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9. December 2014

 

 

 

In the previous tutorial we looked at how to use a camera with LibGDX to abstract away resolution differences so you are no longer using pixel coordinates.  This however doesn’t really help you all that much if your aspect ratios are massively different.  Fortunately LibGDX implements the concepts of Viewports, which can be considered the coding equivalent of the Aspect button on your HDTV, controlling how non-native content is scaled to be displayed on your TV.

 

There are a number of different Viewports available:

 

Or of course you can inherit Viewport and create your own.

 

We are going to use the following image ( click for full resolution, no squished version ) taken from here.

Aspect

 

 

Here is the code for creating a FillViewport, which results in behavior very similar to using no Viewport at all:

 

package com.gamefromscratch;

import com.badlogic.gdx.ApplicationAdapter;
import com.badlogic.gdx.Gdx;
import com.badlogic.gdx.graphics.GL20;
import com.badlogic.gdx.graphics.OrthographicCamera;
import com.badlogic.gdx.graphics.Texture;
import com.badlogic.gdx.graphics.g2d.Sprite;
import com.badlogic.gdx.graphics.g2d.SpriteBatch;
import com.badlogic.gdx.utils.viewport.FillViewport;
import com.badlogic.gdx.utils.viewport.Viewport;

public class ViewportDemo extends ApplicationAdapter {
   SpriteBatch batch;
   Sprite aspectRatios;
   OrthographicCamera camera;
   Viewport viewport;

   @Override
   public void create () {
      batch = new SpriteBatch();
      aspectRatios = new Sprite(new Texture(Gdx.files.internal("Aspect.jpg")));
      aspectRatios.setPosition(0,0);
      aspectRatios.setSize(100,100);

      camera = new OrthographicCamera();
      viewport = new FillViewport(100,100,camera);
      viewport.apply();

      camera.position.set(camera.viewportWidth/2,camera.viewportHeight/2,0);
   }

   @Override
   public void render () {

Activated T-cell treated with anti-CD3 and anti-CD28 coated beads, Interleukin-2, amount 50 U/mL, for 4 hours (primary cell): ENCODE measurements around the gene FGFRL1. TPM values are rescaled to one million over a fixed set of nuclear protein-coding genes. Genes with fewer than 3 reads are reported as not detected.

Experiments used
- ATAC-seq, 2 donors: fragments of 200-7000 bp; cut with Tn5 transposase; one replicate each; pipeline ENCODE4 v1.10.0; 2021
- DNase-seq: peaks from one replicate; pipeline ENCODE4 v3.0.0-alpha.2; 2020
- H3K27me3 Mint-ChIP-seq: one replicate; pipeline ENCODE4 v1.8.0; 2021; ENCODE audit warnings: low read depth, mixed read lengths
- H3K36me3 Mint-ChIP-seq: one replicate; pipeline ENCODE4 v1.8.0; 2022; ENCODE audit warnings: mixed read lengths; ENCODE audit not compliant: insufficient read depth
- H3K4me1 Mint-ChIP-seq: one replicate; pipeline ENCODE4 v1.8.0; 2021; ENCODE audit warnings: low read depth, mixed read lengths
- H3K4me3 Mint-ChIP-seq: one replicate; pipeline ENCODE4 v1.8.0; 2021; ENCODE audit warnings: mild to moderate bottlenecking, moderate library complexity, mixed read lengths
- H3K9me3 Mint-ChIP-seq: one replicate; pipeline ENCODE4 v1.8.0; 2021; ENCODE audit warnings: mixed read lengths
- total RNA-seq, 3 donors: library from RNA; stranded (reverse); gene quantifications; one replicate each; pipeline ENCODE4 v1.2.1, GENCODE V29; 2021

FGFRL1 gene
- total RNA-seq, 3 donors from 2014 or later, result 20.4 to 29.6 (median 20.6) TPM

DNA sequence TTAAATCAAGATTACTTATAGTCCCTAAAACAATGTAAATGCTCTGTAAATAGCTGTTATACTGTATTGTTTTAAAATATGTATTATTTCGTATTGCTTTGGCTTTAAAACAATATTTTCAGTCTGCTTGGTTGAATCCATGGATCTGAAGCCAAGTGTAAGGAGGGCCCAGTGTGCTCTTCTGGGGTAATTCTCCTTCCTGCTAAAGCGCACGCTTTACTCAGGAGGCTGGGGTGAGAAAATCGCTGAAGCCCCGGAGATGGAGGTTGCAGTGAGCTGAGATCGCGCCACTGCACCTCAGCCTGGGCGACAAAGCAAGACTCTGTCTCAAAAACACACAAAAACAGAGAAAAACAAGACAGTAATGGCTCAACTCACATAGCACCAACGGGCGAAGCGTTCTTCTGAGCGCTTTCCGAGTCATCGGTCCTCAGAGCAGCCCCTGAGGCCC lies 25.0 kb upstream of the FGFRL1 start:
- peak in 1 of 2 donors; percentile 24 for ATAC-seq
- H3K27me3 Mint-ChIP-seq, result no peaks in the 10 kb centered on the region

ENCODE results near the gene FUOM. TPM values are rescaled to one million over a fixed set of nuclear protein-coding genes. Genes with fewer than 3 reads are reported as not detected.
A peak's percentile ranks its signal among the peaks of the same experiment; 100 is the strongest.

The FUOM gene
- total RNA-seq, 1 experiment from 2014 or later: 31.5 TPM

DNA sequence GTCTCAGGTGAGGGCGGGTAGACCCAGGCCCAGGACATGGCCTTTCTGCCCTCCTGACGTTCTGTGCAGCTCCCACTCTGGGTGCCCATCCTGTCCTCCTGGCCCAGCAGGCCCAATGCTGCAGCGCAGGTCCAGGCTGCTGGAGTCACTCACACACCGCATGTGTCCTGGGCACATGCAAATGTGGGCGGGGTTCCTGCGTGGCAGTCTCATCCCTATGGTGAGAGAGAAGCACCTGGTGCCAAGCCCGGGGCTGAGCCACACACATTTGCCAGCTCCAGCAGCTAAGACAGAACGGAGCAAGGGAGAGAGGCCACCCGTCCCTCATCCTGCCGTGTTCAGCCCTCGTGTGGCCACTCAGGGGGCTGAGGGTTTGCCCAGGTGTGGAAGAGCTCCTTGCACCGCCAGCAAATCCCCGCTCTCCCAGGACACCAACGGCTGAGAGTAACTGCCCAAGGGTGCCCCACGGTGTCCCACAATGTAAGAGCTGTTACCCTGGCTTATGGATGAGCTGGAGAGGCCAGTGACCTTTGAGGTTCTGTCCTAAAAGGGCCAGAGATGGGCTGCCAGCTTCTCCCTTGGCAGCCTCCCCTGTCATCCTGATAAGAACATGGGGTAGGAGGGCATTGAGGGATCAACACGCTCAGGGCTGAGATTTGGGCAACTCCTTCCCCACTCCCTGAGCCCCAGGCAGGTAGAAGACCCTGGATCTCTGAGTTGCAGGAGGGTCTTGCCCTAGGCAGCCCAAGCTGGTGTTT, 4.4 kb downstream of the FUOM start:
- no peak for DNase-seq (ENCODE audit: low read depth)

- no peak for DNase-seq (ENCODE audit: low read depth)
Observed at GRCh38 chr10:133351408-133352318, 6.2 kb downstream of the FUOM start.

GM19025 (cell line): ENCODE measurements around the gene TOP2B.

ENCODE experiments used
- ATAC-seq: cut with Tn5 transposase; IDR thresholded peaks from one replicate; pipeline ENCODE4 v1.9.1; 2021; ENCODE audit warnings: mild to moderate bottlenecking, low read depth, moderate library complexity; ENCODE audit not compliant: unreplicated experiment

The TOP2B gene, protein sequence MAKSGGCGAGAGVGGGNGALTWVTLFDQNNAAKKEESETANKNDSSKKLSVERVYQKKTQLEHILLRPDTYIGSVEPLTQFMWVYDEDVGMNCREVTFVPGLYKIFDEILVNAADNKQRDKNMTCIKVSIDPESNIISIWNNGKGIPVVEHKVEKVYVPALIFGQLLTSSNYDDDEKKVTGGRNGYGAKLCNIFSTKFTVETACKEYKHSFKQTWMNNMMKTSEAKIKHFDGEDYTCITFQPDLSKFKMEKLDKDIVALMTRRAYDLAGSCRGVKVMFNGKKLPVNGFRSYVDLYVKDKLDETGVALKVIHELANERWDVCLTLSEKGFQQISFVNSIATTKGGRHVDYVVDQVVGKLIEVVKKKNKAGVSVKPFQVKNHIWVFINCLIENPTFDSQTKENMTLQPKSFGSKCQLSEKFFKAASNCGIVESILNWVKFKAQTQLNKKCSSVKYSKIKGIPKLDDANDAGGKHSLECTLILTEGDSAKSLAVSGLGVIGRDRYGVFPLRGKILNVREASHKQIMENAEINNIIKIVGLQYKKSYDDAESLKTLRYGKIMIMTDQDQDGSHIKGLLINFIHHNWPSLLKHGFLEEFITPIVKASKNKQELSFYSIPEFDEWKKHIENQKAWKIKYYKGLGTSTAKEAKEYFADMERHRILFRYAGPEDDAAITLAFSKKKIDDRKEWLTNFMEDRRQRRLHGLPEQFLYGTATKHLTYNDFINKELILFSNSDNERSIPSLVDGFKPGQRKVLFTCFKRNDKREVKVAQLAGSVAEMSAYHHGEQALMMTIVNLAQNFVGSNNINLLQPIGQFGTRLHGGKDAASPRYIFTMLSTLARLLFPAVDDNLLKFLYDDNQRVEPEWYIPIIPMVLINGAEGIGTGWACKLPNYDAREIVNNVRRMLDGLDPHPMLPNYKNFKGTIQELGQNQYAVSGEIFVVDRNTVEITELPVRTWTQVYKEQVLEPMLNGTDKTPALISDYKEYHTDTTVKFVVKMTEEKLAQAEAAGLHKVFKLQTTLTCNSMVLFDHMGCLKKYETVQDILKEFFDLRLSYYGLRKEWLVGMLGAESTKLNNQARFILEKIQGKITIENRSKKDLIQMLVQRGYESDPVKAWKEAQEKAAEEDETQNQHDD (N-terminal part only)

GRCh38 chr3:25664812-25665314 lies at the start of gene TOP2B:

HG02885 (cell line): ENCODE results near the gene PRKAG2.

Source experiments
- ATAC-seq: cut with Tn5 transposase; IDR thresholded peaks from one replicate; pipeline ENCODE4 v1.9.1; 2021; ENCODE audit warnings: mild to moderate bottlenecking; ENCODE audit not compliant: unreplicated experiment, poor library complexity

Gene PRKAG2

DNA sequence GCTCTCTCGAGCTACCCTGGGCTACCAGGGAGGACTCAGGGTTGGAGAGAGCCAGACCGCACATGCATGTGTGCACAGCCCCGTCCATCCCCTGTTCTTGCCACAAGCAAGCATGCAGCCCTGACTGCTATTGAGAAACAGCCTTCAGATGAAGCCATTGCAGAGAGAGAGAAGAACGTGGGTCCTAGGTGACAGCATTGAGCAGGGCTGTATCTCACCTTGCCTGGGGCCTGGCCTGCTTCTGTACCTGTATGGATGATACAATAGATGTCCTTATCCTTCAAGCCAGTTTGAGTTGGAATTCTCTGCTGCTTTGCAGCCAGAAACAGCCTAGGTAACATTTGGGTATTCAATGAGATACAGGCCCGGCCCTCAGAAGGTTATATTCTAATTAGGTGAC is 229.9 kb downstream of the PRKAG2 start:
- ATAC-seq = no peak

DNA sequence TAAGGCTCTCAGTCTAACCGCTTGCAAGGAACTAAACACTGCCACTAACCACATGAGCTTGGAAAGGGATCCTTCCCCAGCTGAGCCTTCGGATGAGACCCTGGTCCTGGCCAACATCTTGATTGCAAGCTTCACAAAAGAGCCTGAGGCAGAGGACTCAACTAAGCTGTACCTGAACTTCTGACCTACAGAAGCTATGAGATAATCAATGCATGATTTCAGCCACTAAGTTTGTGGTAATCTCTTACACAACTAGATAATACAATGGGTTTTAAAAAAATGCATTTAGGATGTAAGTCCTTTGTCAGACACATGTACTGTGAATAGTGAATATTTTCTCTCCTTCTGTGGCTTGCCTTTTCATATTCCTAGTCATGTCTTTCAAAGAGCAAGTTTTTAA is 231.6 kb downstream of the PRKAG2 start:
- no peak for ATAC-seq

camera.update();
      Gdx.gl.glClearColor(1, 0, 0, 1);
      Gdx.gl.glClear(GL20.GL_COLOR_BUFFER_BIT);

      batch.setProjectionMatrix(camera.combined);
      batch.begin();
      aspectRatios.draw(batch);
      batch.end();
   }

   @Override
   public void dispose(){
      aspectRatios.getTexture().dispose();
   }

   @Override
   public void resize(int width, int height){
      viewport.update(width,height);
      camera.position.set(camera.viewportWidth/2,camera.viewportHeight/2,0);
   }
}

 

The code is pretty straight forward but has a few caveats to be aware of.  Most importantly, you absolutely need to update the viewport in the ApplicationAdapter’s resize method or the viewport will not work.  Standard process is to create your camera, then create the viewport passing in the viewport resolution as well as the camera to apply to.  For the technically minded, the Viewport ultimately manipulates the GL viewport behind the scenes.  Now let’s look at the various viewport options, we simply replace one line of code in each example:

 

Here are the results of various options running at 900x600 resolution:

 

No Camera or Viewport

image

 

 

viewport = new ExtendViewport(100,100,camera);

image

 

 

viewport = new FillViewport(100,100,camera);

image

 

viewport = new FitViewport(100,100,camera);

image

 

viewport = new StretchViewport(100,100,camera);

image

 

viewport = new ScreenViewport(camera);

image

 

 

The behavior of most of those viewports should be evident from the results but a few certainly require a bit of explanation.  The oddest result is most likely ScreenViewport.  When you use ScreenViewport you are simply saying “create a viewport the same size as the screen resolution”.  However, we also told our game that the sprite is 100x100 in size, but instead of being treated in our arbitrary camera units, this value is now relative to actual pixels, so as a result, our background is drawn as a 100 x 100 pixel rectangle.

 

You may also be wondering what the difference between Fill and Stretch is.  It isn’t obvious because our source image and our resolution are both widescreen.  When you run in a 4:3 aspect ratio, such as 1024x768 of the iPad, the results become more obvious:

 

FillViewport @ 1024x768

image

 

StetchViewport @ 1024x768

image

 

Fill will always fill the viewport, even if it means have to crop part of the image.  As you can see in the first image, the blue border at the top and bottom is not visible.  IMHO, this is the worst looking of all scaling options.

 

Stretch on the other hand, stretches the result to fit the screen width and height, however it also results in some distortion.  This mode is probably the easiest to implement, but the results depend heavily on your games art style.

 

 

Mapping To And From Camera to Screen Coordinates

 

One last quick thing to touch upon with Cameras and Viewports… how do you handle converting coordinates, such as touch or click events from our arbitrary camera coordinates to screen coordinates?  Fortunately it’s quite easy.

 

package com.gamefromscratch;

import com.badlogic.gdx.ApplicationAdapter;
import com.badlogic.gdx.Gdx;
import com.badlogic.gdx.InputProcessor;
import com.badlogic.gdx.graphics.GL20;
import com.badlogic.gdx.graphics.OrthographicCamera;
import com.badlogic.gdx.graphics.Texture;
import com.badlogic.gdx.graphics.g2d.Sprite;
import com.badlogic.gdx.graphics.g2d.SpriteBatch;
import com.badlogic.gdx.math.Vector3;